The secret diary of a bid girl

By on February 3, 2010

Submitted by Anonymous

This semester I decided to rush a sorority.

I had previously never been interested whatsoever in Greek life, but I was looking for something different this semester, and I figured you can never have too many friends, plus community service always looks good on a résumé.

Going to the Greek kickoff, I didn’t really know what to expect.  I had never thought of myself as what can arguably be described as the stereotypical “sorority girl” that is portrayed in television and movies, although here at QU, I never got the impression they were really like that.  All the cheering and singing was a bit overwhelming.

The presidents of each fraternity and sorority made a speech to the crowd of existing members and interested newcomers, and I was surprised to hear how much being a part of something “bigger than themselves” really changed their lives.  I was perfectly content with my college experience thus far, but I began to wonder if I too should become a member of this life-changing program.

Two nights later the first round began, and I can honestly say I have never talked so much in my entire life.  I was very confused about the way a group of nearly 100 girls from four different sororities could make a decision about what type of person I am based on three different girls talking to me for five minutes.  How could they possibly know my character or my values from such a short interaction?  This completely baffled me.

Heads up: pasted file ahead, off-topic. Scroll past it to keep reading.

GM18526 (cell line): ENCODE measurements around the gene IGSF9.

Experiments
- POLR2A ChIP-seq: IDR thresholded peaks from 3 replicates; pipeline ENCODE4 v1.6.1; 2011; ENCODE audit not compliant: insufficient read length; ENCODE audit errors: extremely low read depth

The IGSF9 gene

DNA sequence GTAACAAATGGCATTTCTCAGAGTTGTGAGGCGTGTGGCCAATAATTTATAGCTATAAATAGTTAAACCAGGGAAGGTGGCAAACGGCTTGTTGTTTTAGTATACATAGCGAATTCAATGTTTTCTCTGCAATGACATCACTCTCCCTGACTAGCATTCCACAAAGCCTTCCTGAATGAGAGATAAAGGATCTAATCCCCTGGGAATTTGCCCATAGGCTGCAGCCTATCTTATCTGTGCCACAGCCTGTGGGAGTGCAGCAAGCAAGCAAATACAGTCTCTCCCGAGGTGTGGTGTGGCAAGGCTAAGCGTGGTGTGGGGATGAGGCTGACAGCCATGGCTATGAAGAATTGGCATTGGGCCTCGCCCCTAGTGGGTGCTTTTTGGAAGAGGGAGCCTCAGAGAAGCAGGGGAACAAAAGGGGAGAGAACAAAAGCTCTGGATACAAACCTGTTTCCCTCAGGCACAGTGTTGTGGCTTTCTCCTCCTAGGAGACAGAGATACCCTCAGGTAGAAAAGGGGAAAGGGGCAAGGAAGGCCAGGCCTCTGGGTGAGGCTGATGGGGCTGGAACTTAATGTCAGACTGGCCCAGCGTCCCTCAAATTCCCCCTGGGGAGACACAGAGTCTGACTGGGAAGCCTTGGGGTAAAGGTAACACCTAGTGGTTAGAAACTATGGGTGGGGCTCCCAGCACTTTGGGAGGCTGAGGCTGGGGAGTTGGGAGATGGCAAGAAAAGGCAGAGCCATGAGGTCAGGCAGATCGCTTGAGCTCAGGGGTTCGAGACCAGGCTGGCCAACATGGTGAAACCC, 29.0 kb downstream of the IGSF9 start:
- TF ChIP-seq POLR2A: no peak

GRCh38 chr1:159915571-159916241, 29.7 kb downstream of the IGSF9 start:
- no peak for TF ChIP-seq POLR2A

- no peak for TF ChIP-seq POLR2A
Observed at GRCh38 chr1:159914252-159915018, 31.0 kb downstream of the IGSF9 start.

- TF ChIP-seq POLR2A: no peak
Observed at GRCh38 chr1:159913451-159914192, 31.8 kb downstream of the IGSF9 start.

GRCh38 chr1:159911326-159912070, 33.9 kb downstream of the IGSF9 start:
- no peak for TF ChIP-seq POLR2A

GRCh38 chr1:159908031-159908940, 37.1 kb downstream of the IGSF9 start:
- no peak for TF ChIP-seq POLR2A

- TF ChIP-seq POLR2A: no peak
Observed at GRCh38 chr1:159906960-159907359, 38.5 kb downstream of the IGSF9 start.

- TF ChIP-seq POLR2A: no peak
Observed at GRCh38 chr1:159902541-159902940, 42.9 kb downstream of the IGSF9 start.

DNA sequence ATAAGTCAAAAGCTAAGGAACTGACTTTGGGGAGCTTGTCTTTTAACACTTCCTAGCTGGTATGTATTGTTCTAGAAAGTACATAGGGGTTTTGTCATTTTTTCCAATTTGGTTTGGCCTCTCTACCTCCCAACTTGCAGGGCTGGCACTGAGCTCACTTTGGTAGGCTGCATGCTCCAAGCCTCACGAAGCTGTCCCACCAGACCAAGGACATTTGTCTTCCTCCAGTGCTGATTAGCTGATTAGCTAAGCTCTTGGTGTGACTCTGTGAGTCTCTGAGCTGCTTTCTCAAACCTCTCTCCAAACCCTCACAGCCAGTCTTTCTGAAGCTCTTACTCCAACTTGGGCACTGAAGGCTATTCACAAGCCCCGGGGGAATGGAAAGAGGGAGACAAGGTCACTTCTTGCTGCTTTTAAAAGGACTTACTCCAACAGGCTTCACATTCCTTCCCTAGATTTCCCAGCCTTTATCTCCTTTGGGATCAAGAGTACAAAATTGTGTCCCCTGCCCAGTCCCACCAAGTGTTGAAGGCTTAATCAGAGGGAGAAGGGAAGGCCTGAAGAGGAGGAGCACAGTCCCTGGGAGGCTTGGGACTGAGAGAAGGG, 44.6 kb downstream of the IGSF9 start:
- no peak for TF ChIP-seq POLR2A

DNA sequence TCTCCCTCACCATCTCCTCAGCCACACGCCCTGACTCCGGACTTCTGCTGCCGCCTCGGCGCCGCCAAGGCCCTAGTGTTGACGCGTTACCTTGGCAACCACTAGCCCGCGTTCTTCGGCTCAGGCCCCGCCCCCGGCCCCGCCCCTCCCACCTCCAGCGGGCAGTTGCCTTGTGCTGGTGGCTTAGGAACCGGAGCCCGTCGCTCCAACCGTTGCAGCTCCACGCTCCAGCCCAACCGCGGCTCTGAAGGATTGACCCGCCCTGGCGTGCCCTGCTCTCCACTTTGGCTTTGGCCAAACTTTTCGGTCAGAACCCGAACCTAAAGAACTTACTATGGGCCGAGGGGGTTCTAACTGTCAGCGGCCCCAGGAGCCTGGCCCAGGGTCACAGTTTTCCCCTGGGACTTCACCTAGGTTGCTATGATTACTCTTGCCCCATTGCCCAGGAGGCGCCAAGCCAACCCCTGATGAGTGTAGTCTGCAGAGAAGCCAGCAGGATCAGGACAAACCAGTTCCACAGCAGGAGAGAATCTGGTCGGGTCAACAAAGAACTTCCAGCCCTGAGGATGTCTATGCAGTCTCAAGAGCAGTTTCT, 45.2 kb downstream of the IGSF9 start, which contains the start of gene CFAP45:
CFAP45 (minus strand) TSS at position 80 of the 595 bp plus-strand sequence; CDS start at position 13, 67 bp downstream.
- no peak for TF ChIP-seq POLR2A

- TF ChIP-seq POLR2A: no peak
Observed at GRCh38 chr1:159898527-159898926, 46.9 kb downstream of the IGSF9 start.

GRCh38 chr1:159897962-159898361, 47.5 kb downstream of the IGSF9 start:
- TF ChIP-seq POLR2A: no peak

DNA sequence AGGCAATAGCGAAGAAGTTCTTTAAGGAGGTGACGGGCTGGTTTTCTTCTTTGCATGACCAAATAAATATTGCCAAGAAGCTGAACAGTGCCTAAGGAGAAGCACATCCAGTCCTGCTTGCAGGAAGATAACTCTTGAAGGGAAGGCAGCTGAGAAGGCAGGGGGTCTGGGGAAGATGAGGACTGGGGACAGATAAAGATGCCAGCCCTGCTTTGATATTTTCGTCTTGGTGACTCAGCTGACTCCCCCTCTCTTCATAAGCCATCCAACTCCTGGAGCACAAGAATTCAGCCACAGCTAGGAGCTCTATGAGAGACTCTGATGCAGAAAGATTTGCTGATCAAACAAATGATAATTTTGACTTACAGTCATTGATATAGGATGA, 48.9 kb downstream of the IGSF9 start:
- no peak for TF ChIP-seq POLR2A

Although everyone says to “go in with an open mind,” I already knew which sorority I wanted to be in if I got a bid.  Talking with women in the other three sororities, it made me take a step back and rethink what I wanted.  But in the end, I stuck with my gut instinct.  This raises an intriguing question:  Why is it that women interested in a sorority must rush all four, whereas men interested in a fraternity can choose which one they want to rush and only go to that fraternity’s events?  I’m sure there is a perfectly logical explanation for this, however, going through the process and coming out on the other side still wanting to rush my original choice is frankly a waste of time.  Perhaps the answer is that the higher-ups want to offer the women a variety of choices in order to make an informed decision, which is fair.  In that regard, it works well for those who don’t have a clue what they want.  I would’ve just liked the opportunity to choose only one sorority, the one I had originally wanted all along.